According to the Agency for Healthcare Research and Quality, there were approximately 209,000 primary care physicians in the United States in 2010 – less than one third of the total number of physicians who spend most of their time in direct patient care. This number includes general practitioners and family physicians, as well as general internists, general pediatricians, and geriatricians.
The demand for primary care physicians is only going to increase over the next decade or so, according to research from the American Academy of Medical Colleges (AAMC). In 2019, the Academy’s projected supply and demand for primary care physicians predicted that there would be a shortage of between 21,100 and 55,200 physicians by 2032. That’s a significant increase from last year’s estimate of 14,800 to 49,300.
With this shortage in mind, some hospitals and healthcare organizations are turning to locum tenens to meet their primary care needs. However, there are some nuances to consider around the effect of locum tenens on the doctor-patient relationship.
How Has Primary Care Changed Over the Years?
Primary care has undergone a significant transformation in recent years, many of which can be attributed to the Affordable Care Act (ACA). The ACA sought to strengthen primary care in the United States by enhancing reimbursement rates for providers and using new care delivery models such as patient-centered medical homes, according to the “Journal of General Internal Medicine.”
Advancements in, and the increased adoption of, health information technology, as well as the increased push for patient-centered coordinated care, has also changed the way providers deliver care.
But while it used to be common for adults to see their PCP at least once a year, this view is changing as well, with many feeling that healthy patients can skip the annual physical that was once a cornerstone of primary care. Patients with multiple health issues or those with chronic conditions, however, may still need to see their doctor at least once a year, if not more.
How Does This Change Affect the Doctor-Patient Relationship?
If patients are going to the doctor less frequently than in the past, does it matter if they see a different doctor every time? The short answer is: it depends. While it can be difficult to establish trust and form a relationship with a different physician at every visit, it’s not impossible.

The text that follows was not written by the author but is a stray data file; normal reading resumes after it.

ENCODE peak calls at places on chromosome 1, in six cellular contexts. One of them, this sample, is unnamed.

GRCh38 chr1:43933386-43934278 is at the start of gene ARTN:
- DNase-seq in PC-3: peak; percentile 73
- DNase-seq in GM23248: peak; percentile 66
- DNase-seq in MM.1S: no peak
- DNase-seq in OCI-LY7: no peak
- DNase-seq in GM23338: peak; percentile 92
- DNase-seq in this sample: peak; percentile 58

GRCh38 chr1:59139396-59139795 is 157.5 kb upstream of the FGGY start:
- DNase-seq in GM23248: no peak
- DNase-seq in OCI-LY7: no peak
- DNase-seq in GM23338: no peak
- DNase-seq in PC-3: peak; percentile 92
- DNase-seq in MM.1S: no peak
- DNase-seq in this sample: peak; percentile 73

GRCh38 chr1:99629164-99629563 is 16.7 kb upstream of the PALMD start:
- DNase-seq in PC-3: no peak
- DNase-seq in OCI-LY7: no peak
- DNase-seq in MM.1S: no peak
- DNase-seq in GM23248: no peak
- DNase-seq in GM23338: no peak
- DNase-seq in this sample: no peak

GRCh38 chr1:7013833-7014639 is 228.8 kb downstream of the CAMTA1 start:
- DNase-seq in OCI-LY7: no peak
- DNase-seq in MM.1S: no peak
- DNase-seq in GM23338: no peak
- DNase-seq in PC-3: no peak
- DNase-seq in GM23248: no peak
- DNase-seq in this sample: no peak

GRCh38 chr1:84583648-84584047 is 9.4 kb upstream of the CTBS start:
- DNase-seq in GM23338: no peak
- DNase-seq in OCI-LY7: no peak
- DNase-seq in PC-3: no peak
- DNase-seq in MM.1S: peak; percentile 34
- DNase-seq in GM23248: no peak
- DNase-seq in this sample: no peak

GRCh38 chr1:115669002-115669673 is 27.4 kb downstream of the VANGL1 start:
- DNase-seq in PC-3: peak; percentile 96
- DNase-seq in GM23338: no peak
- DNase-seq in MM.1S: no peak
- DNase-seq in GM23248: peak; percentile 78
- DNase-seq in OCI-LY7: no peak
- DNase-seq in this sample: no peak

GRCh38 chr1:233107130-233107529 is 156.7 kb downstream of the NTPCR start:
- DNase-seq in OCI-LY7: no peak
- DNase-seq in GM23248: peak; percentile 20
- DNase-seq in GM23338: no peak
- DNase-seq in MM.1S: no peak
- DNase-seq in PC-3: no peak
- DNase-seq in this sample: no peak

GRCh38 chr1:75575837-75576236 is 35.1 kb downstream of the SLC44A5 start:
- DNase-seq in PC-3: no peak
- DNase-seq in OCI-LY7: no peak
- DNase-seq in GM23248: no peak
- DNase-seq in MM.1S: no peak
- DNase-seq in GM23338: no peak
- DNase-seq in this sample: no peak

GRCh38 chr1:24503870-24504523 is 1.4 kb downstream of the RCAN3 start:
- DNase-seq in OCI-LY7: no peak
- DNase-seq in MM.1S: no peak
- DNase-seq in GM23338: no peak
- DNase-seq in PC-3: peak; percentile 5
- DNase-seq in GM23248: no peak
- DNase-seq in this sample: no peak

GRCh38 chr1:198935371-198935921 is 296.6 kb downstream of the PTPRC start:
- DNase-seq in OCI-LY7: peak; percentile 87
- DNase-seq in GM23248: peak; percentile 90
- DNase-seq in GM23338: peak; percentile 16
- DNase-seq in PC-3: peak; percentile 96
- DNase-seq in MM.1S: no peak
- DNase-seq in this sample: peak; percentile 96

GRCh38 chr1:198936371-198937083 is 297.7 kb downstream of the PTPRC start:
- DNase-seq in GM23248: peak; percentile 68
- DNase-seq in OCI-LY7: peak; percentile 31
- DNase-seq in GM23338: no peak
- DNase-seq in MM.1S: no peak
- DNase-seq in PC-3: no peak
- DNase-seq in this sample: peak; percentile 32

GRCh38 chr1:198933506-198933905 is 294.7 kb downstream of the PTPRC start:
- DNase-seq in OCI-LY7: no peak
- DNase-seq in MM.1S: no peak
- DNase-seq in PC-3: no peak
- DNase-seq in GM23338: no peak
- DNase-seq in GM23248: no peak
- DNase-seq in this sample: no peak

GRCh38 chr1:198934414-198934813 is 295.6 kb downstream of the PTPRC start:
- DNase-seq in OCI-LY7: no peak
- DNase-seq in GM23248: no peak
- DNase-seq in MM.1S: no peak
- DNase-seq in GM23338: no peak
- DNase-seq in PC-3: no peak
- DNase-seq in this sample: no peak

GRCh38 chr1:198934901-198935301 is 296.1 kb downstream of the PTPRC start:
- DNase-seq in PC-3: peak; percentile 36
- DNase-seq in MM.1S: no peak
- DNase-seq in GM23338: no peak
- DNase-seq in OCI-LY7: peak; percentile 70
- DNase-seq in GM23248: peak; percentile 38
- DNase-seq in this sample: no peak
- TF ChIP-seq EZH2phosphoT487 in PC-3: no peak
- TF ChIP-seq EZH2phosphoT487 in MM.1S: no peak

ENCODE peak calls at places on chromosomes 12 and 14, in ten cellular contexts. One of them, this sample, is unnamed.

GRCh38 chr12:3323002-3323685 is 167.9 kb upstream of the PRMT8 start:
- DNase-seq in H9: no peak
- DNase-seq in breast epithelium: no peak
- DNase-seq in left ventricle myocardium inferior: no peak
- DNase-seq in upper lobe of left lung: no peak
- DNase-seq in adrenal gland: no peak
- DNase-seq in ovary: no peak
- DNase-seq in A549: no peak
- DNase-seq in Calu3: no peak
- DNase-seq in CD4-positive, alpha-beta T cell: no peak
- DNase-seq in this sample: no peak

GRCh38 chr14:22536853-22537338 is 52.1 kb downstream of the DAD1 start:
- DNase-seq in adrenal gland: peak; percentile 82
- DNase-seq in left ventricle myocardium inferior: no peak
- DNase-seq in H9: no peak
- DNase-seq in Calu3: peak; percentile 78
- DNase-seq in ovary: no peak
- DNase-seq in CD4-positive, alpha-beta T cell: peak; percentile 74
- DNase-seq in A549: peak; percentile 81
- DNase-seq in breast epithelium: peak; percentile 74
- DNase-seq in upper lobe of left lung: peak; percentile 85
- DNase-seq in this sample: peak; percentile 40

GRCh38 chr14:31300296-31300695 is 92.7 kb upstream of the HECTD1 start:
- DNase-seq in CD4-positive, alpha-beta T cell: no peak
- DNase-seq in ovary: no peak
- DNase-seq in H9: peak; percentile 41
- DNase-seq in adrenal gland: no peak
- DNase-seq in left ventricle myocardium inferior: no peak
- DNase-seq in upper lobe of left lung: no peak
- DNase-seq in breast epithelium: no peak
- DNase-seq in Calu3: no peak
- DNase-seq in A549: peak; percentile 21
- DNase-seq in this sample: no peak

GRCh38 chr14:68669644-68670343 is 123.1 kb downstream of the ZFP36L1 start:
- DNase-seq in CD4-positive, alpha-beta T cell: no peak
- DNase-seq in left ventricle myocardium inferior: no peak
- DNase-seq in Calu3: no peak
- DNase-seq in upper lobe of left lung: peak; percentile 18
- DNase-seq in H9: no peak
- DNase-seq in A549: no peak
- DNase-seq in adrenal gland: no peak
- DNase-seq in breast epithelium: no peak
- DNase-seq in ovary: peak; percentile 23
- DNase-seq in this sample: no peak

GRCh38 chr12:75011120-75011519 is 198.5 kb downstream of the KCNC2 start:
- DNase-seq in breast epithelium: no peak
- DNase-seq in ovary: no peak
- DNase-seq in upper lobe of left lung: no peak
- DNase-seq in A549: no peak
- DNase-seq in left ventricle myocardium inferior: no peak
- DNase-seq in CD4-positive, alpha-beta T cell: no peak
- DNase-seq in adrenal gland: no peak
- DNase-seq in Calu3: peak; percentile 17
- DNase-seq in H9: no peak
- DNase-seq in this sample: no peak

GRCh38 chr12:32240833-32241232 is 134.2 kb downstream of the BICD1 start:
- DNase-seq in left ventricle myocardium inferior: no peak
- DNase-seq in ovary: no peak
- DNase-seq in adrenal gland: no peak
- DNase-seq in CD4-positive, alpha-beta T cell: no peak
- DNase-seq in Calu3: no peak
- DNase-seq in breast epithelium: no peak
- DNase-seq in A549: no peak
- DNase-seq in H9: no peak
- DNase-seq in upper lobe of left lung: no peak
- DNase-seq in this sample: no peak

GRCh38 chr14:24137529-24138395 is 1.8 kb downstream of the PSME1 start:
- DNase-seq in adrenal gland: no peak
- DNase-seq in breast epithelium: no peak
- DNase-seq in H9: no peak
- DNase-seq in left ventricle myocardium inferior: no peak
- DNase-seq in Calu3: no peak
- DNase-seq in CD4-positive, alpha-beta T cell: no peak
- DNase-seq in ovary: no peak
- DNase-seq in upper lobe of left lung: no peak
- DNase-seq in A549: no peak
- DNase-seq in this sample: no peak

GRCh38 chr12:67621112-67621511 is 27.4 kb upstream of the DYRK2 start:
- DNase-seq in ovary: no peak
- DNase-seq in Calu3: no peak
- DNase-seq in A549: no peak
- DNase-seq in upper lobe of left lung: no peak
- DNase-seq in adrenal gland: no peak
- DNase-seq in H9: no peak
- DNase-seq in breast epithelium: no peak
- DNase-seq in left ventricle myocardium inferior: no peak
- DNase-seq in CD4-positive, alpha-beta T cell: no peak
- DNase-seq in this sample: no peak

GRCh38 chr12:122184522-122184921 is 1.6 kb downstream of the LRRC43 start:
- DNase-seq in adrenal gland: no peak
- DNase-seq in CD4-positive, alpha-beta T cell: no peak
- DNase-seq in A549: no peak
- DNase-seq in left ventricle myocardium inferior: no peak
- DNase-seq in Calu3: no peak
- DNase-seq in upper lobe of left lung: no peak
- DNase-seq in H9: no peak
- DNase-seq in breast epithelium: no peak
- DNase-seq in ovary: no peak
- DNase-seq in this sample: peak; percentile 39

“The best way is for the locums doctor to make an effort to establish rapport, even if they don’t have the opportunity to form a true relationship,” said Sylvie Stacy, MD, MPH, a primary care physician in Bessemer, Alabama.
“Sometimes just acknowledging that it’s difficult from the patient’s perspective to have to see a different doctor, re-tell their medical history, and trust a new person is a substantial thing.”
Stacy said it’s also important for a locum tenens PCP to attempt to get to know the patient before the actual visit.
“If the locums doctor has even just a minute to review one or two of the patient’s prior notes, they can pick up a snippet or two to get things started on the right foot,” she said. “For example, being able to say to the patient, ‘I saw that you were struggling with back pain last time you were here. How are you doing?’ may come across better than a vague, ‘What brings you here today?’ from a brand new doctor.”
Some patients, however, don’t mind having a locum tenens PCP as long as they’re aware ahead of time, said Ted Chan, CEO of physician review site CareDash.
“Healthy patients seem fine with locums as long as it is disclosed clearly,” Chan said. “Many patients are happy to get in better for the peace of mind routine care brings with a shorter wait time.”
However, there are times when it may not be appropriate for a patient to see a locum tenens provider.
“Based on our conversations, we don’t recommend locums for patients with chronic healthcare issues since continuity of care matters more there,” Chan said.
The doctor-patient relationship can play a crucial role in a patient’s health. Patients who trust their doctor are more likely to follow instructions that can help them get and stay healthy. Locum tenens primary care physicians can help establish that trust by taking extra time to get to know the patient and understand their medical history, which can help put the patient at ease despite the temporary nature of the relationship.